Father Lazar Carasala creates a memorable Palm Sunday by riding a donkey to church
by Jessica Langdon
VALLEY FALLS — A child just doesn’t want to miss some things in life — like watching a priest ride a living, breathing donkey, as Jesus would have ridden into Jerusalem more than 2,000 years ago.
Larry and Joyce Heinen’s 7-year-old grandson Jack lives in Topeka, but often goes to Mass with his grandparents at Immaculate Conception Parish in Valley Falls.
When Jack heard that Father Lazar Carasala was going to process in on a donkey on Palm Sunday, he arranged to spend the weekend in town.
“I bet he won’t forget seeing the priest ride a donkey; that’s something you just don’t see,” said Larry Heinen. “I think it adds a lot. We had real good participation from the congregation itself.”
Father Carasala, parochial administrator of St. Joseph Parish in Nortonville, Immaculate Conception in Valley Falls, and Corpus Christi Parish in Mooney Creek, led two processions atop the donkey on March 29, first at St. Joseph and later at Immaculate Conception.
A picture is worth a thousand words, he said. When an action — like this one — is involved, the experience can last a lifetime.
Processions and reenactments are part of the Catholic culture of his native India, where he credits his home parish and the faith it fueled for a high number of religious vocations.
There, his friend and fellow priest rode the donkey, while he worked with youth on a three-mile reenactment of Christ’s journey to Calvary.
Now in Kansas, the idea for this year’s procession struck him when he saw two donkeys on his way to the airport.
“That’s a little different,” Heinen admits to thinking when he first heard this was going to happen. But he was game.
“It’s a good different,” he said.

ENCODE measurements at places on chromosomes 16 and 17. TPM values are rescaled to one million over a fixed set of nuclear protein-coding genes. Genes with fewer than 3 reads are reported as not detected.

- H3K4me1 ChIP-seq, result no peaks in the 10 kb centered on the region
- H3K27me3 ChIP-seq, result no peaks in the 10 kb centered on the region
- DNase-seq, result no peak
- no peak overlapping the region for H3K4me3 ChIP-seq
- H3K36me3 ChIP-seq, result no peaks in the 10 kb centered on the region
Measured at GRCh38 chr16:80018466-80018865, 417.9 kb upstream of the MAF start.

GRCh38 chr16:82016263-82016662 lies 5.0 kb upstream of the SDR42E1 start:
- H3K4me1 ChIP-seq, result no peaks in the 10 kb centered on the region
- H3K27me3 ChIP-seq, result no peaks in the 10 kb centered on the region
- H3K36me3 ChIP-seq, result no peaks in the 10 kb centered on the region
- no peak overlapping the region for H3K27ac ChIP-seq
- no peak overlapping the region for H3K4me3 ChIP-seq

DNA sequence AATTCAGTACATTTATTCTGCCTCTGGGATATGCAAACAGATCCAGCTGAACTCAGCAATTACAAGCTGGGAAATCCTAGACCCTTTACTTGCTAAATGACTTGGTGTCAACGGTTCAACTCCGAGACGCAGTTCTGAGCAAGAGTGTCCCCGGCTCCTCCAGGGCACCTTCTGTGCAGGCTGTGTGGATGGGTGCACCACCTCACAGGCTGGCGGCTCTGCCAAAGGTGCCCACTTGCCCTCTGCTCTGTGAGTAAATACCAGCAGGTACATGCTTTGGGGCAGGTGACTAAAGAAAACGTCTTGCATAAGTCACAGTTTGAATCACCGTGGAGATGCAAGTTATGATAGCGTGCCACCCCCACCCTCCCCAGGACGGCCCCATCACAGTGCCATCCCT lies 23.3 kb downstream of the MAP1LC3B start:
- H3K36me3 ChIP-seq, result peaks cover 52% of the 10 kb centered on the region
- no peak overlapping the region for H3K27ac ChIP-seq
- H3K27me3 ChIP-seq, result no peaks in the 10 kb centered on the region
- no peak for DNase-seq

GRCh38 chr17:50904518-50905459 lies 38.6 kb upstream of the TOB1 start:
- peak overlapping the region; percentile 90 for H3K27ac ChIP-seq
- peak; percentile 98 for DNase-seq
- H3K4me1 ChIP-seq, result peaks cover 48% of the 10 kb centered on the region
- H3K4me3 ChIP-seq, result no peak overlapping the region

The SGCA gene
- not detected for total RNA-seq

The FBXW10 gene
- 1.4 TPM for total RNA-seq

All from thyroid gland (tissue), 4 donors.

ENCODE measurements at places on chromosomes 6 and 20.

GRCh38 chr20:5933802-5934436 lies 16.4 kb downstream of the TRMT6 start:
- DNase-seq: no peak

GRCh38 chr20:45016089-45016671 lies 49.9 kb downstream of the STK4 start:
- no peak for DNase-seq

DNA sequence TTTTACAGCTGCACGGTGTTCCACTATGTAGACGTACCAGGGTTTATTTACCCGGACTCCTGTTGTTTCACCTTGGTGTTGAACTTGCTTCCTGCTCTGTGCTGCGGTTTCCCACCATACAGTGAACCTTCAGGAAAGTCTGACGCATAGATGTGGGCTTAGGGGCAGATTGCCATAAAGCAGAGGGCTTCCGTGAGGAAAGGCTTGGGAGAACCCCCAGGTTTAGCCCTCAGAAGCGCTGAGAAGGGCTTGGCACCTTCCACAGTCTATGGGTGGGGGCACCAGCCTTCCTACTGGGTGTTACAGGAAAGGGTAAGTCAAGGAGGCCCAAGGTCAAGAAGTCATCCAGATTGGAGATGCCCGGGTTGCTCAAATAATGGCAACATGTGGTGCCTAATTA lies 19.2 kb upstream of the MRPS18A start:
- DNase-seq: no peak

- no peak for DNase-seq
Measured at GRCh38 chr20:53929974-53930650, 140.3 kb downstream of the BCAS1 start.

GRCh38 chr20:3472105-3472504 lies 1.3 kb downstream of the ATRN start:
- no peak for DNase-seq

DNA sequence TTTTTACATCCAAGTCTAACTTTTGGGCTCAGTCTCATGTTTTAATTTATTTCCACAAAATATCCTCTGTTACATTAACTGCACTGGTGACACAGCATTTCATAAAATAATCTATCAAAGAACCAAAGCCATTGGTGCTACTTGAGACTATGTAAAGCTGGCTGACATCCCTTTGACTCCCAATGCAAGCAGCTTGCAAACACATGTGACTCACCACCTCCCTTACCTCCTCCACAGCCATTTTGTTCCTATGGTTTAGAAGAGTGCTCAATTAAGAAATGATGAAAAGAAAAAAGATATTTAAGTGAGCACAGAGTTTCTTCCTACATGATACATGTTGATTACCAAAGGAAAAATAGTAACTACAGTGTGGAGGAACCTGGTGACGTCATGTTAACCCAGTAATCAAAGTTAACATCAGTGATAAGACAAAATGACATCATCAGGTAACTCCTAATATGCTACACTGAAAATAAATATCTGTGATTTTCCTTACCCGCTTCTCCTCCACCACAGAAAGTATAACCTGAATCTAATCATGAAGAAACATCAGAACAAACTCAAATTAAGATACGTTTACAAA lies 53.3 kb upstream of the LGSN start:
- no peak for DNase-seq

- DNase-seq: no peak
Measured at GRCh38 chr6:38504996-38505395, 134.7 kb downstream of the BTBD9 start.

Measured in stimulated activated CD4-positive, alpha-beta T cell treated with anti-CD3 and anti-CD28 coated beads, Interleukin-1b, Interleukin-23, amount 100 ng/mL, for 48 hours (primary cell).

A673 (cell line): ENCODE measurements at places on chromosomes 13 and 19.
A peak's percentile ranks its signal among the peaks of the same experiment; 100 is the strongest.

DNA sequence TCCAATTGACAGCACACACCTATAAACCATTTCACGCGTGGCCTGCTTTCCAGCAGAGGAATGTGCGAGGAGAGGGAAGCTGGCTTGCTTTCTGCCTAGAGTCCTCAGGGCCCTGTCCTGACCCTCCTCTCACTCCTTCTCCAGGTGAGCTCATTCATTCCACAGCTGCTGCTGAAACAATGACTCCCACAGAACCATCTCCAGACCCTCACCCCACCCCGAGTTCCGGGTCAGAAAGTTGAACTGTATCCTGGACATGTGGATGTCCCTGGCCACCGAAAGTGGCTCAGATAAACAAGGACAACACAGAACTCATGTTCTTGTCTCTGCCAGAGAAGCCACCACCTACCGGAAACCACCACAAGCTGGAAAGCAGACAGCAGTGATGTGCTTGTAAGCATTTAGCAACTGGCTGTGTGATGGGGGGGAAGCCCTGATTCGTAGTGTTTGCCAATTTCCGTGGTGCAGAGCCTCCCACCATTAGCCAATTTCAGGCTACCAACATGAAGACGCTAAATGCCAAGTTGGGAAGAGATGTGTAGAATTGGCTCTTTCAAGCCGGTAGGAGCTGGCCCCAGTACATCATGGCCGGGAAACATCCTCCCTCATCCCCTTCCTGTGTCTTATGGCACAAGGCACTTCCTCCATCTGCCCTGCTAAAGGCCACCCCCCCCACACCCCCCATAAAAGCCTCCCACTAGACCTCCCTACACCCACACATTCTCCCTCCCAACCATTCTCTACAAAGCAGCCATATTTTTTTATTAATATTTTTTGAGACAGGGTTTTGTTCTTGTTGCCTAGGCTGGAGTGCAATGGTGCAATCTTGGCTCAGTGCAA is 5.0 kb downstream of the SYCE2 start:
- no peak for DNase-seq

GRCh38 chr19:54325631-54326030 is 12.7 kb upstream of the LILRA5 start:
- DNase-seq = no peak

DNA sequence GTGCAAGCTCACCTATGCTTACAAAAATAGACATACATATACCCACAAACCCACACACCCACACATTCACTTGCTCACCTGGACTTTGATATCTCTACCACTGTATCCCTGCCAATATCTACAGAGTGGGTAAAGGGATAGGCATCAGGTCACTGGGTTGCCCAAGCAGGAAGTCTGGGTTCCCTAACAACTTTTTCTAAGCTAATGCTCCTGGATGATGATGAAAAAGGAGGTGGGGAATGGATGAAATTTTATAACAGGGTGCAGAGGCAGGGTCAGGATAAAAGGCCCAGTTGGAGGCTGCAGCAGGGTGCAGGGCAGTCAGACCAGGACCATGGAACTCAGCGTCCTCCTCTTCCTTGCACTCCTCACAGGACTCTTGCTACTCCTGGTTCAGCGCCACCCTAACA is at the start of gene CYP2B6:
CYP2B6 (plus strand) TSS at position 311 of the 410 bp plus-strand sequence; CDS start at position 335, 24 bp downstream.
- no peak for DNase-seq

Just as Jesus asked two of his disciples to go find a colt for his journey into Jerusalem, Father Carasala enlisted two parishioners to secure a donkey.
The mission fell to Bob Weishaar, who is a member of the Knights of Columbus at St. Joseph, and his grandson Colby Weishaar.
Ruling out a lot of options, the elder Weishaar suddenly remembered a donkey he’d seen on the way to Oskaloosa.
The owner agreed to trade her pet’s services for a bale of hay.
“She was just tickled for us to do something with the donkey,” said Weishaar.
This one was different from the animals Father Carasala had seen in India, however.
“First thing he said was, ‘It’s too big,’” said Weishaar.
Father Carasala test-rode the donkey a few times as they prepared for the big day and decided the donkey would do.
“I was one of the lucky ones who walked fairly close alongside the burro,” said Aloysius Funk, a member of St. Joseph Parish. “If anything happened, we could come to Father’s rescue.”
But that wasn’t necessary.
“It was unbelievably tame,” he said.
The donkey didn’t seem to mind all the singing as the parishioners processed to the churches.
And in retrospect, parishioners agreed it was a unforgettable event.
“Father said he wanted to do this because it would make Palm Sunday more memorable for the children,” said Dianna Welsh, secretary for the parishes. “I think it made it just as memorable for the adults, too!”
That includes a woman in her 90s who wouldn’t miss it.
“She had her lawn chair out by her car and sat and watched the procession,” said Welsh.
With social media and word of mouth, the Catholic churches quickly became the talk of the town, said Funk.
“I’m so happy that children can participate and they can visualize this one,” said Father Carasala, who is making even more plans for the future.
Funk loves seeing Father Carasala’s ideas at work, especially when it makes connections with the younger crowd.
“Hopefully, this will create some special memories that will keep them involved,” said Funk.